Foams are made by trapping pockets of gas within a material. Foams are usually made from polymers, but they can also be made from ceramics or metals. In open cell foams, the pockets are interconnected and filled with air. Open cell foams can be compressed easily because the air can flow freely through the pockets. For closed cell foams, the gas pockets are not connected. Instead, each pocket is completely surrounded with solid material. Because the gas is trapped within the pockets, closed cell foams do not compress as easily as open cell foams. All types of foam can be processed by laser cutting, engraving, and marking.

Sample of Foam

Types of Foam

  • BISCO® Silicone
  • Ceramic Foam
  • EVA Foam
  • Metal Foam
  • Neoprene™ Foam
  • PET Foam
  • Polyethylene Foam
  • Polyisocyanurate Foam
  • Polyurethane Foam
  • PORON® Foam
  • Silicone Foam
  • Styrofoam™

Types of Laser Processes

Lasers are playing an ever expanding role in material processing, from new product development to high volume manufacturing. For all laser processes, the energy of a laser beam interacts with a material to transform it in some way. Each transformation (or laser process) is controlled by precisely regulating the wavelength, power, duty cycle and repetition rate of the laser beam. These laser processes include the following:

All materials have unique characteristics that dictate how the laser beam interacts and consequently modifies the material. The most common processes for foams are the following:

Laser Cutting of Foam
Polymer based foam can be cut most effectively using a CO2 laser. The laser beam heats the material directly in its path, causing it to vaporize. If the laser power is sufficiently high, the laser beam will cut completely through the material. Polymers vaporize quickly when cut with a laser beam, resulting in smooth edges with minimal heat affected zone. For metal based foams, a Fiber laser is most effective. The Fiber laser can cut through thin sheets of foam (up to 1/8” or 3 mm). Ceramic based foam is not usually cut with a laser because it is very brittle and can crack.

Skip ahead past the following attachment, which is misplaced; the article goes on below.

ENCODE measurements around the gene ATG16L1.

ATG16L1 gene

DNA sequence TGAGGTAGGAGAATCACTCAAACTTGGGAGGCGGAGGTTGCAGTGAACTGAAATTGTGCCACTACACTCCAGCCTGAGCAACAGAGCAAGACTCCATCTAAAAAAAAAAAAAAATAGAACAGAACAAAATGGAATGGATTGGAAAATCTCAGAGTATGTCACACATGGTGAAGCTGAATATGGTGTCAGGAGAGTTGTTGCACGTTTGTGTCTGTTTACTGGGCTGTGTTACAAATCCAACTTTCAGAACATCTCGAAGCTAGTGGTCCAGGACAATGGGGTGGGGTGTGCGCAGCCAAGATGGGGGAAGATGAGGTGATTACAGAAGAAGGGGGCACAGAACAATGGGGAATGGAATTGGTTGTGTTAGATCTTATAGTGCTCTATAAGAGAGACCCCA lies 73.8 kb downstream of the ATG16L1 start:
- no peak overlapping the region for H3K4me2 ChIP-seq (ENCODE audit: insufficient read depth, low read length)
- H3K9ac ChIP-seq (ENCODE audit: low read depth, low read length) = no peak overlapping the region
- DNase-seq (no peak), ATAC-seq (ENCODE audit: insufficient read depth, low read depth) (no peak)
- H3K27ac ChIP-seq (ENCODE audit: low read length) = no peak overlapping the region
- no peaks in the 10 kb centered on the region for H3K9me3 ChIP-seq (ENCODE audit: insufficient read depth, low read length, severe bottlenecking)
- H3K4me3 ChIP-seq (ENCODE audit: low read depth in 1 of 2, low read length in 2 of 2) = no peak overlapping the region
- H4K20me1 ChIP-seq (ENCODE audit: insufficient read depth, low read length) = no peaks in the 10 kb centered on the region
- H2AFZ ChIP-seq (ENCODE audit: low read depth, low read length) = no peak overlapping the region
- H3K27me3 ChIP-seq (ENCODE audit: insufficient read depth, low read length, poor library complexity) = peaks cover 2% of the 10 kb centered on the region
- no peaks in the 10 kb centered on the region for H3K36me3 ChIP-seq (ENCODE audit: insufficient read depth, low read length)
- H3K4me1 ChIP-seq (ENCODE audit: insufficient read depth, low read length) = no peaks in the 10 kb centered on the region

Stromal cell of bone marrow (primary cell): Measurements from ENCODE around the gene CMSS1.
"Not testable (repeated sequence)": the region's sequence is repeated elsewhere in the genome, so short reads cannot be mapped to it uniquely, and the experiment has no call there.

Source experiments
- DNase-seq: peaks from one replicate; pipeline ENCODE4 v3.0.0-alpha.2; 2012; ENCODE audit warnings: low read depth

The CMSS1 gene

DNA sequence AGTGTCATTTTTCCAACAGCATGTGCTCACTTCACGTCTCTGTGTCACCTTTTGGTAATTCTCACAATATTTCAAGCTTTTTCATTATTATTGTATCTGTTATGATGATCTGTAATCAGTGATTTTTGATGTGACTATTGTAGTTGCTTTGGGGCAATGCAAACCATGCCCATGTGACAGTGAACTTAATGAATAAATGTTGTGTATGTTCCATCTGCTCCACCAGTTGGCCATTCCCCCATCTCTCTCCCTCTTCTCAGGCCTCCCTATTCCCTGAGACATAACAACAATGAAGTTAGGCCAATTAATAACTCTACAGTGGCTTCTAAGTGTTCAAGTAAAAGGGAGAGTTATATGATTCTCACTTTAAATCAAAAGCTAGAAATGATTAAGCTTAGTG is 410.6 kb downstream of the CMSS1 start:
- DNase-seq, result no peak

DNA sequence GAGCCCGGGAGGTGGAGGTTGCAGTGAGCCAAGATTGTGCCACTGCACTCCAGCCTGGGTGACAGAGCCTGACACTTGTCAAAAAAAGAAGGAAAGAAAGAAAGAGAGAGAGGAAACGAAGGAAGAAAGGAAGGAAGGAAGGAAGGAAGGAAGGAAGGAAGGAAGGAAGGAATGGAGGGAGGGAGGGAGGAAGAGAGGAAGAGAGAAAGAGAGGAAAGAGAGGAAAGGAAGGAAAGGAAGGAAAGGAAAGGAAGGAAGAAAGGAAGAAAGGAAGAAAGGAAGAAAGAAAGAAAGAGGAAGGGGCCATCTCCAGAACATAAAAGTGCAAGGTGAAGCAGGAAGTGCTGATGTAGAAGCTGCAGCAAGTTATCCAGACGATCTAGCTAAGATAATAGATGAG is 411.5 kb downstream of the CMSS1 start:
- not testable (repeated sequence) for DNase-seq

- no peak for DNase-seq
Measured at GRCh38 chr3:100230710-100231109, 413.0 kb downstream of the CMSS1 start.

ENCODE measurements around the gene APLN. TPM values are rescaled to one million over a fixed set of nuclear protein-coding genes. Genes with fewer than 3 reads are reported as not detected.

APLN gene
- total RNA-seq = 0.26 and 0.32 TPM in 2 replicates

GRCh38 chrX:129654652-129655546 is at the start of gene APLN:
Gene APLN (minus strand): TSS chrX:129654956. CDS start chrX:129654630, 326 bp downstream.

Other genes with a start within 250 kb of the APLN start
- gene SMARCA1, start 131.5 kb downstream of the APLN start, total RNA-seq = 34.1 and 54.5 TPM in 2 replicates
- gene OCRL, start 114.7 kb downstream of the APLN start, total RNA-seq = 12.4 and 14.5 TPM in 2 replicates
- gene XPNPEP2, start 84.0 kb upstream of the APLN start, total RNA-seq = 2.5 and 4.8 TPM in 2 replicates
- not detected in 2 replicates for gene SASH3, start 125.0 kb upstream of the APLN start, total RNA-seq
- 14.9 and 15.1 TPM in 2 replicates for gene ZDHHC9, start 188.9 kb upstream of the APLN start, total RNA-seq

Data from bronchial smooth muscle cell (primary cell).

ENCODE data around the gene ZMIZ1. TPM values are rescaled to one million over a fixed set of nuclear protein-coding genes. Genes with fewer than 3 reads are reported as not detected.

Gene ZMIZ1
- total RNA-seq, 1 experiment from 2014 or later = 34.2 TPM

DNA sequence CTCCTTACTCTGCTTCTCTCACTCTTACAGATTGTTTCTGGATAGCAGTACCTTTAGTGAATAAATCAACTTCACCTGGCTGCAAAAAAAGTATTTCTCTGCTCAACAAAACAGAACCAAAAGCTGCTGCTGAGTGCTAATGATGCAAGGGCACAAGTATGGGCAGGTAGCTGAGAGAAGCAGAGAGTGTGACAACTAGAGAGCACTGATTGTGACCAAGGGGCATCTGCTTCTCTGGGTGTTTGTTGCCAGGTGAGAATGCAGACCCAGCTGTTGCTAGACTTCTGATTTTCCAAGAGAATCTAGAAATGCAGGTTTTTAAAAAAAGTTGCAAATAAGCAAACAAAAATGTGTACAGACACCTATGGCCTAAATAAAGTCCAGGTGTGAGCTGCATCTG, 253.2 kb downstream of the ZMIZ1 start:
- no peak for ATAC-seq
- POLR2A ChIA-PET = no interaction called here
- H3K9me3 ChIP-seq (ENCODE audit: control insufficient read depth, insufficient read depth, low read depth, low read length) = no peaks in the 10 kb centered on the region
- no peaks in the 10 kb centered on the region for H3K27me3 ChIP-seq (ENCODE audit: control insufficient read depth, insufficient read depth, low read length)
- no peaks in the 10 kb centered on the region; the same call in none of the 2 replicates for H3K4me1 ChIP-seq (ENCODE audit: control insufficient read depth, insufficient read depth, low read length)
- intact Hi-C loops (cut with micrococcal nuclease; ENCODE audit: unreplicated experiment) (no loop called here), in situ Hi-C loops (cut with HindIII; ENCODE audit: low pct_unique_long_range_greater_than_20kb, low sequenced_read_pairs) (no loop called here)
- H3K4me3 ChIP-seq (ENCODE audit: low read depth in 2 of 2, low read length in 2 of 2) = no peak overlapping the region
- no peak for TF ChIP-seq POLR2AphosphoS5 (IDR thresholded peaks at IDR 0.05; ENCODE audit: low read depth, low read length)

Laser Engraving of Foam
The power of the laser beam can be limited so that it removes material (engraves) to a specified depth. A CO2 laser is best for laser engraving polymer foams, while a Fiber laser is best for metal foams. The laser engraving process can be used to create patterns and designs in the foam surface. Laser engraving can also be used to convey information.

Laser Marking of Foam
Metal and ceramic foams can be laser marked using a Fiber laser. The energy of the Fiber laser beam is absorbed by the surface of the material, causing it to heat up and change color or hue. This change in appearance creates a visible mark without removing material. Laser marking can be used to create designs or to convey information.

Combined Process
The laser cutting, engraving, and marking processes described above can be combined without having to move or re-fixture the foam.

General Foam Laser System Considerations

Platform Size – Must be large enough to hold the largest sheets of foam that will be laser processed or be equipped with Class 4 capability and safety precautions for processing larger sheets.

Wavelength – The 10.6 micron wavelength is the best choice for laser cutting and engraving polymer foams. The 1.06 micron wavelength is the best choice of cutting, engraving, and marking metal foam. The 1.06 micron wavelength is also the base choice for laser marking ceramic foams.

Laser Power – Must be selected based on the processes that will be performed. 25 to 150 Watts (CO2 laser) is best for polymer foam laser processing. A 40 to 50 Watts Fiber laser is best for metal or ceramic foam laser processing.

Lens – A 2.0 lens is the best general process lens for foam laser material processing.

Cutting Table – Supports sheets of foam for laser cutting.

Exhaust – Must have sufficient flow to remove the gasses and particles that are generated during laser process from the foam laser engraving, cutting, and marking equipment.

Air Assist – Provides a jet of air near the focal point of the laser to help remove gasses and particles that are generated during foam laser engraving, cutting, and marking.

Environmental, Health and Safety Considerations for Foam Laser Material Processing

Laser-material interactions almost always create gaseous effluent and/or particles. The effluent from foam laser processing will include various volatile organic compounds (VOCs) and should be routed to an exterior environment. Alternatively it may be treated with a filtration system first and then routed to an exterior environment. Foam combustion is inherent to laser processing and may produce flames. Therefore foam laser material processing should always be supervised.